How To Never Miss A Deadline
The surprising reason for failing to manage time
The surprising reason why many of us fail to manage time, is that we only think we’re managing time. But the truth is, we usually manage people, or tasks, or both.
This is what most managers do: They make a list of tasks, then ask employees to assess how long each task will take them. Then, they set the due dates based on those evaluations.
It seems to make perfect sense. In theory. In reality, assessments are inaccurate at best. When people try to estimate how long a task will take them, they forget to take into account all the things that will go wrong. It’s not anyone’s fault. It’s impossible to predict all the things that will go wrong, from servers down time to people catching the flu.
Problem is, when you manage things this way:
- It makes entire teams miss their deadlines.
- You usually find out that you won’t be meeting the deadline only after the fact, or just shortly before it.
It’s hard to manage time, because usually it’s not time that we’re managing. It’s people or tasks.
Here’s how you should manage time
1. Ask WHEN not WHAT.
Don’t say “this is what we want to achieve, now let’s put a time-tag on it.” Instead, say “this is when we want to achieve something, now let’s see what can fit into this time frame.”
Sounds strange? Think of it this way: You can build a mobile app in 12 months, or you can build a mobile app in two months. And it’s true that they won’t be the same mobile app. But, if you want to manage time, that’s the first thing you need to decide on. Do I have 12 months to build a mobile app, or do I need a mobile app in two months.
Only after you decide on your time frame, then you can figure out what amount of work will fit into that time frame.
2. Break it down to smaller time units.
What we usually do as managers, is take a big project and break it down into medium tasks, then smaller tasks etc.
Don’t do that. When you’re managing time, take the time frame you decided on — let’s say two months. Now break it down into one-month units, then one week units.
3. Check where you stand at the end of the first day.
Remember, the smaller time units from the previous paragraph? Good. Use each one of them as a meaningful inspection point. What does this mean? It means that you don’t tell someone, “work for 15 days, then show me what you’ve got.” Instead, you ask them to show you what they’ve got after the first day.
Why? Because if you set a two month deadline, you need to meet the first two weeks deadline. Two weeks is not a long time. Any little setback will affect it. So if at the end of the first day you’re falling behind, you know you need to change something to make it to the end of the first two weeks on time. Meaningful inspection points allow you to make accurate predictions about deadlines.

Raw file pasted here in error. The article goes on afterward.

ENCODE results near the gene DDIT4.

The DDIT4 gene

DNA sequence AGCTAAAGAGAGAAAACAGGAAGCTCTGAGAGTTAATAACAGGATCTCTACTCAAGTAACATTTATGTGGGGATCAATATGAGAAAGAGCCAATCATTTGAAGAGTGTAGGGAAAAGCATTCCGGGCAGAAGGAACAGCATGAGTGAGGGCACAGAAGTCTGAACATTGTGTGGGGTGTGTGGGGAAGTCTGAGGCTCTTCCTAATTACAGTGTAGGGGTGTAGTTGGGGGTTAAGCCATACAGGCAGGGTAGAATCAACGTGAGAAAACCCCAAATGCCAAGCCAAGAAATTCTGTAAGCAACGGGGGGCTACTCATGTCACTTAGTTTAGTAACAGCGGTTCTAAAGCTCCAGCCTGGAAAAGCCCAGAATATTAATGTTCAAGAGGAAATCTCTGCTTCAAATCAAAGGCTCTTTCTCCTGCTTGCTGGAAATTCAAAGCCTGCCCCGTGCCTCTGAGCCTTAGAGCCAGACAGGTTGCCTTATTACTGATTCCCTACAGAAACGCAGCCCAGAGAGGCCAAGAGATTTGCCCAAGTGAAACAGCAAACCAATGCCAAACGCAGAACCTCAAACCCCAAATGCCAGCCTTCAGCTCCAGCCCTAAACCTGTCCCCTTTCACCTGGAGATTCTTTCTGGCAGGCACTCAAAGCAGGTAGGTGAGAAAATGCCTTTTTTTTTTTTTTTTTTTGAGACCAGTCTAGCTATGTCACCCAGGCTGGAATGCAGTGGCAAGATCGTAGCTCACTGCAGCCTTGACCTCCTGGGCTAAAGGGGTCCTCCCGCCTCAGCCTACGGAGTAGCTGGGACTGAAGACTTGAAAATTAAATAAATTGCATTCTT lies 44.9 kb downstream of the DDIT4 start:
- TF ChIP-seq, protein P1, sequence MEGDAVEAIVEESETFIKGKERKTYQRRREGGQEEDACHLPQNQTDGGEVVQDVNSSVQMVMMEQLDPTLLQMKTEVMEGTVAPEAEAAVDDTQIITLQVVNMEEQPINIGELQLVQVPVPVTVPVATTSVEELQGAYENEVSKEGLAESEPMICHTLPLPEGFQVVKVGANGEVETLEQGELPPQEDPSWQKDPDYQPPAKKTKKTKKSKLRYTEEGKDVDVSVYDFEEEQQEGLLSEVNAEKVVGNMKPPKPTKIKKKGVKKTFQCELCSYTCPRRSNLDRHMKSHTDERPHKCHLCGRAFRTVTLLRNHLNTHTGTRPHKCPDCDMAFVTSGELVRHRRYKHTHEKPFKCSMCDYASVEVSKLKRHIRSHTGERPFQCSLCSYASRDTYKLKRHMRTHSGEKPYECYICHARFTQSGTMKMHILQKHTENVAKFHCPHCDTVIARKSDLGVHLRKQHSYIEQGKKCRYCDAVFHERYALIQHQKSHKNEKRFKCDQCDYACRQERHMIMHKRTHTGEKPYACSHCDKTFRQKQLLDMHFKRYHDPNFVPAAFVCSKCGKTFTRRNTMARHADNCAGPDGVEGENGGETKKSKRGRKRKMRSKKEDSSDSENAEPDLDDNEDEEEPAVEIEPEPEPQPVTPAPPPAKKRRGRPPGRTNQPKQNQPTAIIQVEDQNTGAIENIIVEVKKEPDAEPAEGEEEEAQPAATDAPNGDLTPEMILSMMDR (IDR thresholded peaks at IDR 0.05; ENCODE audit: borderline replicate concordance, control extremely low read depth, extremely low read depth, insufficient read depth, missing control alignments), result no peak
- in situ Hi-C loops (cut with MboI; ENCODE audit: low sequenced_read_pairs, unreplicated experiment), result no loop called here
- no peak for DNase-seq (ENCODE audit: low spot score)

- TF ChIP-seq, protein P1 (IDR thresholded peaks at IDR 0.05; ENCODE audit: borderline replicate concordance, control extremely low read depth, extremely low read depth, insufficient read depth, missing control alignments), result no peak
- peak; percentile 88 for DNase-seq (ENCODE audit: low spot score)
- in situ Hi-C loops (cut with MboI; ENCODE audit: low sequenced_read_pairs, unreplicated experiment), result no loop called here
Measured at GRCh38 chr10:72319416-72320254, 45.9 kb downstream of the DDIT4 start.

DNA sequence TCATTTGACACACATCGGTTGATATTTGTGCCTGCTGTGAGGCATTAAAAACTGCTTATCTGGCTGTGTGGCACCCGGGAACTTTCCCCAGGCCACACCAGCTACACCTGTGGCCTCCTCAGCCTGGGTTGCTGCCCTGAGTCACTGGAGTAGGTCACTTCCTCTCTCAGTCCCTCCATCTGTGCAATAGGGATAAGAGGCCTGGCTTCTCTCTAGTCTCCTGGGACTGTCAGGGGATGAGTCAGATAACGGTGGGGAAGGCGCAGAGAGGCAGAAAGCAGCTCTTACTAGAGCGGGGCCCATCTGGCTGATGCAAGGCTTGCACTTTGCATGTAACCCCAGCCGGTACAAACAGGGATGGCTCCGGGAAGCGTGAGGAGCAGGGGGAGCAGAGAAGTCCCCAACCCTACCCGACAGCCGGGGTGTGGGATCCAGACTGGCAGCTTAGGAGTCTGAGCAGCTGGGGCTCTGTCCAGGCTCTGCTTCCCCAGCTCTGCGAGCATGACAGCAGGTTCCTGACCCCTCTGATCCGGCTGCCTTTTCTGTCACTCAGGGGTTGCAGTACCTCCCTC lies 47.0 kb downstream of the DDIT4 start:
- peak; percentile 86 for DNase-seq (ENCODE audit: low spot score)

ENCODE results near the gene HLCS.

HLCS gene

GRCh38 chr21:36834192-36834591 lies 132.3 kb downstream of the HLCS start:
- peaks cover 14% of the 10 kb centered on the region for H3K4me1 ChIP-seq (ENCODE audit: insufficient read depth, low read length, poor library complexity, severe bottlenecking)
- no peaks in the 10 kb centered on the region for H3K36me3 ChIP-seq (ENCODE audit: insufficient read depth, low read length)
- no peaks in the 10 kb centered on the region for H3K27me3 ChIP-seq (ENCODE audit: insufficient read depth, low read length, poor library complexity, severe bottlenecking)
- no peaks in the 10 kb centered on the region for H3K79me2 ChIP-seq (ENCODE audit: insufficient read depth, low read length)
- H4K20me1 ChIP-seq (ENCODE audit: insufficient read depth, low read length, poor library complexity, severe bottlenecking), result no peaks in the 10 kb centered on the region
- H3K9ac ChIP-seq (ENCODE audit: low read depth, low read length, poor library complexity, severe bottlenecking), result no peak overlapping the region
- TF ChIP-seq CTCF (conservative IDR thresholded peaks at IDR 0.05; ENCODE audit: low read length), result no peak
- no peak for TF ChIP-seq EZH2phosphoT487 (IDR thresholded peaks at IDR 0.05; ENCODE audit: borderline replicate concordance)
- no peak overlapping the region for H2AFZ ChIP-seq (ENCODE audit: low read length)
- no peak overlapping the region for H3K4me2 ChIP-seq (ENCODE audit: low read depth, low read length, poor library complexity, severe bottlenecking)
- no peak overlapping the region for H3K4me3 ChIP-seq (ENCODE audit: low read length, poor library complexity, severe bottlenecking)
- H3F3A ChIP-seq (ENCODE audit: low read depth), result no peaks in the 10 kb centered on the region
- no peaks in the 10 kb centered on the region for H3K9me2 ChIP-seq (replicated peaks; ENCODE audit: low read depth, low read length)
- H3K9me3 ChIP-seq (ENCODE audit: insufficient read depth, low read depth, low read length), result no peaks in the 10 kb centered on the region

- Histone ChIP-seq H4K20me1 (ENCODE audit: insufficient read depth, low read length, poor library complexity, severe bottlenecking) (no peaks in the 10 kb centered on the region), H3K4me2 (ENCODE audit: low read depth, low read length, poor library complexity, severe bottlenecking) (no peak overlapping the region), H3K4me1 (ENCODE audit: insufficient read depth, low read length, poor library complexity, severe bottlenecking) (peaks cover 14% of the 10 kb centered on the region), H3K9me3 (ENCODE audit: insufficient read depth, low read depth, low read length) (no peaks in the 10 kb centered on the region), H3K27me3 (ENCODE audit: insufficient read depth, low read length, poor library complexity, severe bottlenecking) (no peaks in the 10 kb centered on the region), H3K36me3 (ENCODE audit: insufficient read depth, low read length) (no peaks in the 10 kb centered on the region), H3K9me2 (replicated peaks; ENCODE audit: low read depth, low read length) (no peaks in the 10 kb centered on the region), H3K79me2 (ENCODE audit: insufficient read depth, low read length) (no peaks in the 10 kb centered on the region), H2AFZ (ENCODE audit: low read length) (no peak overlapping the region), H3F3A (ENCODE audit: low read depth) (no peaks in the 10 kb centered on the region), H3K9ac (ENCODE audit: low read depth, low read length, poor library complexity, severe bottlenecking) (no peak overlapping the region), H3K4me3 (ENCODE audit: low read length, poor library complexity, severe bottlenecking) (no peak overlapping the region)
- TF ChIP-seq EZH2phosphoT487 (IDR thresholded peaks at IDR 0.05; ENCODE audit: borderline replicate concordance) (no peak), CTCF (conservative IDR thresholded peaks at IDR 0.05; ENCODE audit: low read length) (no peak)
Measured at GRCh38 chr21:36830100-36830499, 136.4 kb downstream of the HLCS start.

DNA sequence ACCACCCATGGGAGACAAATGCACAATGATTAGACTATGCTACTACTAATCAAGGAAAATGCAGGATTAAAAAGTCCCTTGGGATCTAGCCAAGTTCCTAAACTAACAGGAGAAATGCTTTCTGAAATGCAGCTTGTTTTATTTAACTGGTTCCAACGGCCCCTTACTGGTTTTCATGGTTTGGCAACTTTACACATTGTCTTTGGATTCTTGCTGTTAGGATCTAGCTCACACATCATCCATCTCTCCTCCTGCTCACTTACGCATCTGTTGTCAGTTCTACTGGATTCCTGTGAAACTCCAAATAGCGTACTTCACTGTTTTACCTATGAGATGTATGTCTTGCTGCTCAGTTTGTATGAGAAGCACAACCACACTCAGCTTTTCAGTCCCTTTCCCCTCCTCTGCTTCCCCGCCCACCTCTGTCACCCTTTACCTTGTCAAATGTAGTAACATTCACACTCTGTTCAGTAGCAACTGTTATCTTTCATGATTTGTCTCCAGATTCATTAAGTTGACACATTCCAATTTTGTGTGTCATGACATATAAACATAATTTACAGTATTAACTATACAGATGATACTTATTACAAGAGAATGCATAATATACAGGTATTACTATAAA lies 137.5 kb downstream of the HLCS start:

4. Never move the deadline.
So you checked how things are doing at the end of the first day, and you found out you’re already falling behind. Which means, you won’t make the two weeks deadline, and so you won’t make the two months deadline. OK, you say, no problem, I’ll just move the deadline by one day. NO.
Why not? Because if you move the deadline each time there’s a setback, that means you’re not meeting the deadline. That’s why you checked in at the end of the first day. At this point you’re only one day behind. So work harder tomorrow, and make sure at the end of that day that you’re back on track. If worst comes to worst, remove a task. But never push the deadline.
5. Use the time-oriented focus.
As we just said, in time-based management you never push the deadline! What you can do is help the team gain focus, double everyone’s efforts, and prioritize. This means they can’t let anything distract them. If a task is not helping someone meet the deadline, they should drop it.
And if after focusing and pushing harder you still can’t make the deadline, then prioritize. This means, remove less important tasks.
To sum it up: 5 steps to predicting and meeting deadlines
- Never push the deadline! Instead focus, push harder and prioritize.
- First set the deadline, then list the tasks that will fit into that time frame.
- Break it down into smaller time units, not smaller tasks.
- Set meaningful inspection points to see if you’re meeting the deadline.
- Never push the deadline. Focus, push harder and prioritize to meet the deadline.
Are you a team manager? What do you do to meet deadlines?
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